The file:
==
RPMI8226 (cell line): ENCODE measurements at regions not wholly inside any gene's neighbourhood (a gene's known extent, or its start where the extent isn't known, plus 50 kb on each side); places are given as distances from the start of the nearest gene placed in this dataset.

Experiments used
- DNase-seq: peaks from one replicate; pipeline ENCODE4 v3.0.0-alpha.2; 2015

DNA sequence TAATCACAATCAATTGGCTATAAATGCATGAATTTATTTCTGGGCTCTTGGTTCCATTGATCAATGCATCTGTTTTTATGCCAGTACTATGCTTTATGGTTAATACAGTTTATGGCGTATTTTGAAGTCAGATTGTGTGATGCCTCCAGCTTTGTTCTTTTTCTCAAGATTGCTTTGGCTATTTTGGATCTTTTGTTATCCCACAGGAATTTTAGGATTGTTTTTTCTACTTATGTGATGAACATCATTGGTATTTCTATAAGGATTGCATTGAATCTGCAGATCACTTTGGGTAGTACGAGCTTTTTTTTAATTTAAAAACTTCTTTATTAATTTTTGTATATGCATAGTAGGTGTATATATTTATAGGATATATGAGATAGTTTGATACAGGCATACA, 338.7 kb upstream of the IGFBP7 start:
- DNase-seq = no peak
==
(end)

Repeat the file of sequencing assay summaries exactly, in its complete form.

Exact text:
RPMI8226 (cell line): ENCODE measurements at regions not wholly inside any gene's neighbourhood (a gene's known extent, or its start where the extent isn't known, plus 50 kb on each side); places are given as distances from the start of the nearest gene placed in this dataset.

Experiments used
- DNase-seq: peaks from one replicate; pipeline ENCODE4 v3.0.0-alpha.2; 2015

DNA sequence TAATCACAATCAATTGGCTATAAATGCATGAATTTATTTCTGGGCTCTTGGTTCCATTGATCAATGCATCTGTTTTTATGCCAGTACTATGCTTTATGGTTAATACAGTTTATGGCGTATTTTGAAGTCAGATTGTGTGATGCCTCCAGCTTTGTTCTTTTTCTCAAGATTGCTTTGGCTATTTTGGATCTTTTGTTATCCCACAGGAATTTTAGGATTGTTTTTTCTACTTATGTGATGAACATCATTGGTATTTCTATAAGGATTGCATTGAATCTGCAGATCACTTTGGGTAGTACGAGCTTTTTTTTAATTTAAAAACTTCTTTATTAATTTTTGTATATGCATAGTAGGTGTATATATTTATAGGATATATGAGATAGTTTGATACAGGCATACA, 338.7 kb upstream of the IGFBP7 start:
- DNase-seq = no peak